SLR - March 2019 - Richard Bruno

Peroneal Bypass Versus Endovascular Peroneal Intervention for Critical Limb Ischemia

Reference: Abhisekh Mohapatra, MD, Aureline Boitet, MD, Othman Malak, MD, et al. Peroneal Bypass Versus Endovascular Peroneal Intervention for Critical Limb Ischemia. Journal of Vascular Surgery. Volume 69, Number 1. January 2019

Scientific Literature Review

Reviewed By: Richard Bruno, DPM
Residency Program: Eastern Virginia Medical School, Virginia Beach, VA

Podiatric Relevance: The risk of peripheral vascular disease increases with the number of comorbidities a patient has. Vascular surgery plays a key role in limb salvage as various intervention options are possible, with controversy over what is the best approach. The main objective of this retrospective study was to investigate the results of peroneal bypass versus endovascular peroneal intervention (EPI) for critical limb ischemia (CLI), especially in those patients with a single vessel runoff to the foot.

Methods: This level III retrospective study was performed from 2006 to 2013 in patients with a Rutherford 4-6 score for CLI. Patients underwent either peroneal bypass or EPI with lesions identified by angiography. Each group was graded with a runoff score based on pedal arch circulation as well as collateral flow to the foot. There were no restrictions to patient comorbidities. There were 200 limbs receiving bypass and 138 limbs receiving EPI. The mean follow-ups were 24 months and 14.5 months with average age of patients at 76 and 74, respectively. Patients were analyzed via complications, subsequent interventions, minor and major amputations, primary and secondary patency, mortality and wound healing. Patients received antiplatelet therapy via none, Aspirin, Clopidogrel or dual therapy.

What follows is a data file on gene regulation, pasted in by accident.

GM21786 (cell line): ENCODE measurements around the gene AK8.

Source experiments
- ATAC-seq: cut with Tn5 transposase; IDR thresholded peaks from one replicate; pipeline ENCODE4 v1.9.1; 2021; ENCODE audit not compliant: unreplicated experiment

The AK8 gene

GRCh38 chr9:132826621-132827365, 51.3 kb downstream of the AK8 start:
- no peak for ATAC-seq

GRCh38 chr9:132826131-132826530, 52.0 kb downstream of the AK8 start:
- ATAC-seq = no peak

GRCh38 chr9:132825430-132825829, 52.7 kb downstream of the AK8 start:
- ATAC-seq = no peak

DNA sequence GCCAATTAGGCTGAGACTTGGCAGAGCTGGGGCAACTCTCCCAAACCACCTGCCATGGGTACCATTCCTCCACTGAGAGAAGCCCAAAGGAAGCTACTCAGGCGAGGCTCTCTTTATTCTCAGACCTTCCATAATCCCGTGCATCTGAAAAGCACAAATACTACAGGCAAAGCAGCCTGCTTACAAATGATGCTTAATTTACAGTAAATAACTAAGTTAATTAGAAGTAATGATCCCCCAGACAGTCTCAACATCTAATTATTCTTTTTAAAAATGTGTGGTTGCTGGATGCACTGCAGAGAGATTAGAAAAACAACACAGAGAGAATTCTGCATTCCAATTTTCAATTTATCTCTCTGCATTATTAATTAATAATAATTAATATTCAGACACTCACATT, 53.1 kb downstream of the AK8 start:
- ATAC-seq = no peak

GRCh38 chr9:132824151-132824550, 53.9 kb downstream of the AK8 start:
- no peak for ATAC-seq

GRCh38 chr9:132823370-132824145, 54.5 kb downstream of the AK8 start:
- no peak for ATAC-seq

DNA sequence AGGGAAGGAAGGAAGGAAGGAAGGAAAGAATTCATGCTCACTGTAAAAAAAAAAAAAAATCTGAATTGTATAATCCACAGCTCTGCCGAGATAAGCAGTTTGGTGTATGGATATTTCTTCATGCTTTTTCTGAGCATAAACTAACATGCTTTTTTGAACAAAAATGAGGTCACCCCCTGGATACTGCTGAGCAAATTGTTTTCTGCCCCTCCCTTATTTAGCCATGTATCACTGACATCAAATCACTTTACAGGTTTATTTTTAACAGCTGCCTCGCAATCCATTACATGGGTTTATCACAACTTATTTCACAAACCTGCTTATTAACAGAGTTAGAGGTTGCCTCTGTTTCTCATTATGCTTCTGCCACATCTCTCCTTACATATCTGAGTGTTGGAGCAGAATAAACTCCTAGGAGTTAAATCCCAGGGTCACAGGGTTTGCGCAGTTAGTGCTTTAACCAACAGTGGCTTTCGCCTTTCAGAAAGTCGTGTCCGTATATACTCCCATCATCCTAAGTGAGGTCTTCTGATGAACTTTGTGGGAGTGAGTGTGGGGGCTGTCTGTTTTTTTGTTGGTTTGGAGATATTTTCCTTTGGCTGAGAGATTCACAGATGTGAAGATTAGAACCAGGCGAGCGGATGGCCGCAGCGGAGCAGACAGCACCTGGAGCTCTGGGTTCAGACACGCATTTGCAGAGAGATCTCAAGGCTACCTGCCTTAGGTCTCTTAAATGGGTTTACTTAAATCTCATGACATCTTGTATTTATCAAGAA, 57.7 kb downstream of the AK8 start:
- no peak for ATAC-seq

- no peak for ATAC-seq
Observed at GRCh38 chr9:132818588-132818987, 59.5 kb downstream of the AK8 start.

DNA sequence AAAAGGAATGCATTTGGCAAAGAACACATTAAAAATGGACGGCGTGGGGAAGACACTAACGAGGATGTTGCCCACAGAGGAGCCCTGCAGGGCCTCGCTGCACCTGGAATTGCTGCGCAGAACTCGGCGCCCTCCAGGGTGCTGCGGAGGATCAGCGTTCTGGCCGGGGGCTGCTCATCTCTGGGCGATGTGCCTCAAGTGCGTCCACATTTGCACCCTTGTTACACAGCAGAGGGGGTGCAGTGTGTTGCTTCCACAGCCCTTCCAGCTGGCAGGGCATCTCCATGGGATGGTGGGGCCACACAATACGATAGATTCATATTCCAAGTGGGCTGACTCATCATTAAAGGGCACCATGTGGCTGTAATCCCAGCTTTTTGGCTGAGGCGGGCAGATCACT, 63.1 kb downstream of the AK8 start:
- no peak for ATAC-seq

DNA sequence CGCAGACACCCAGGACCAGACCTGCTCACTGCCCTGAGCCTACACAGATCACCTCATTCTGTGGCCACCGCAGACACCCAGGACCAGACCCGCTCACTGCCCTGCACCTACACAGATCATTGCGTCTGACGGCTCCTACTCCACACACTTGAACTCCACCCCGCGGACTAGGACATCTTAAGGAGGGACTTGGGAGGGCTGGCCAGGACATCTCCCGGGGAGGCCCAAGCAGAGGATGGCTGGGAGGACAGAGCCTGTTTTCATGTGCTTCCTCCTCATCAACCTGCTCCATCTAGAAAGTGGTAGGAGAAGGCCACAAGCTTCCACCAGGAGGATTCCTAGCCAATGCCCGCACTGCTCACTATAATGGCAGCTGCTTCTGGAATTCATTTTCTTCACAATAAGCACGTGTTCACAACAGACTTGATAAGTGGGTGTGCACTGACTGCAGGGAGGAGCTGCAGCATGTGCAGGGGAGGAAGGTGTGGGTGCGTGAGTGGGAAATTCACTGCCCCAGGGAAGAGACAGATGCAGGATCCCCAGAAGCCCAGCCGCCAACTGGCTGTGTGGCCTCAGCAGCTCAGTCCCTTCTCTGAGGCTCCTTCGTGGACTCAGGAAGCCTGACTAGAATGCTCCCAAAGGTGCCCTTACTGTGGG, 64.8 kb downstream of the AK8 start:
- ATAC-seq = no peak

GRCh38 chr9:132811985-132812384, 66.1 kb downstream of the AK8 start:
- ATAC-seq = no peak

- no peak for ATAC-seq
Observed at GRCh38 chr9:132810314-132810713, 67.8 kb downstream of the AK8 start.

Results: For the bypass group, the target artery was the peroneal in 92.5 percent and the tibioperoneal trunk in 7.5 percent of cases. Bypass grafts were the great saphenous vein in 70.5 percent, autologous vein in 23.5 percent and prosthetic conduit in 6 percent. Thirty-eight patients underwent a combined vascular procedure. EPI patients were noted to have more comorbidities with cardiac disease, diabetes mellitus and renal disease, but fewer smokers. The peroneal artery was treated with balloon angioplasty in all cases, atherectomy in 5.8 percent and adjunctive stenting in 6.5 percent. Ninety-four patients underwent combined femoropopliteal or iliac intervention. Wounds with ischemia were more frequent in bypass patients with lower infection rates seen. Perioperatively, 4.5 percent of bypass patients had heart attacks and more incision complications. At 12 months follow-up, bypasses had better primary patency results at 47.9 percent versus 23.4 percent, primary assisted patency (63.6 percent versus 42.2 percent) and secondary patency (74.2 percent versus 63.5 percent). Wound healing results in bypasses were 52.6 percent versus 37.7 percent for ELI at one year. No amputations occurred in 81.5 percent for bypass versus 74.7 percent for ELI. Bypass minor and major amputations were 29 and 13 versus 20 and 4 for ELI, respectively. Each intervention had similar reintervention numbers. Postoperative ABIs were higher in the bypass group with an increase seen of 40.5 percent versus 28.3 percent. Mortality rates at four years were 27.5 percent for bypass and 14.5 percent for ELI.

Conclusions: Vascular compromise is common in our patients thus making limb salvage difficult. Bypass and endovascular options for vessels are viable options, even without a major or multiple vessel runoff to the foot. Limitations were noted with selection bias for treatment options based on comorbidities and bypass targets. Also, the shorter follow-up for endovascular patients may have skewed intervention results. In conclusion, EPI may produce similar and successful outcomes as compared to bypass in high-risk patients.

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